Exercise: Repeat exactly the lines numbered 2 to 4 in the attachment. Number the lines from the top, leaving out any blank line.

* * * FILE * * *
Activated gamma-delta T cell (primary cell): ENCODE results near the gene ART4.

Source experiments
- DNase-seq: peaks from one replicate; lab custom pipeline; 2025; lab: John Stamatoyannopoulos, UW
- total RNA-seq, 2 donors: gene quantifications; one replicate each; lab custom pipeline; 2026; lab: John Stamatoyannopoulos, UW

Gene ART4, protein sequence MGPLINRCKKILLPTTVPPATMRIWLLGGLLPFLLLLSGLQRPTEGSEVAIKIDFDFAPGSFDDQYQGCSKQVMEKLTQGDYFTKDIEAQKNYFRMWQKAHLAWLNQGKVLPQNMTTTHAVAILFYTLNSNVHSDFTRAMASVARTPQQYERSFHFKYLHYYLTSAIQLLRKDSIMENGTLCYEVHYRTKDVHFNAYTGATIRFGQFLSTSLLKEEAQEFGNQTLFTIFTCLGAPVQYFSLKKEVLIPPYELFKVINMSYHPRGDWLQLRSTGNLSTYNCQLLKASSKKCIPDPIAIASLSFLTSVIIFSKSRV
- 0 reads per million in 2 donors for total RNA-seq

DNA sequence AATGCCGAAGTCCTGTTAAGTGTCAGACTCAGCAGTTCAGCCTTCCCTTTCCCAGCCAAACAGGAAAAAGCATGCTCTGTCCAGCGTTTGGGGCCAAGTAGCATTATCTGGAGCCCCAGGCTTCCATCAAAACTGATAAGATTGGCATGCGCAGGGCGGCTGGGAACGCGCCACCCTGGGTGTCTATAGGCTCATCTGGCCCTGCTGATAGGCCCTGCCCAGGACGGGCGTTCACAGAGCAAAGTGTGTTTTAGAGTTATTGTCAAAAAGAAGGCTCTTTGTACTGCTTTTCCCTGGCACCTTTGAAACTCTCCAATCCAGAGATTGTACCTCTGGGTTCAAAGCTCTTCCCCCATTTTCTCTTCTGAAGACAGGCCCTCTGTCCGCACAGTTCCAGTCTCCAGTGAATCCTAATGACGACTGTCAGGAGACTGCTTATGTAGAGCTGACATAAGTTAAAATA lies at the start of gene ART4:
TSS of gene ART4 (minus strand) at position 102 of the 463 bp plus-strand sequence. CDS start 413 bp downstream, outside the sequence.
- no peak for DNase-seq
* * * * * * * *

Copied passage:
Source experiments
- DNase-seq: peaks from one replicate; lab custom pipeline; 2025; lab: John Stamatoyannopoulos, UW
- total RNA-seq, 2 donors: gene quantifications; one replicate each; lab custom pipeline; 2026; lab: John Stamatoyannopoulos, UW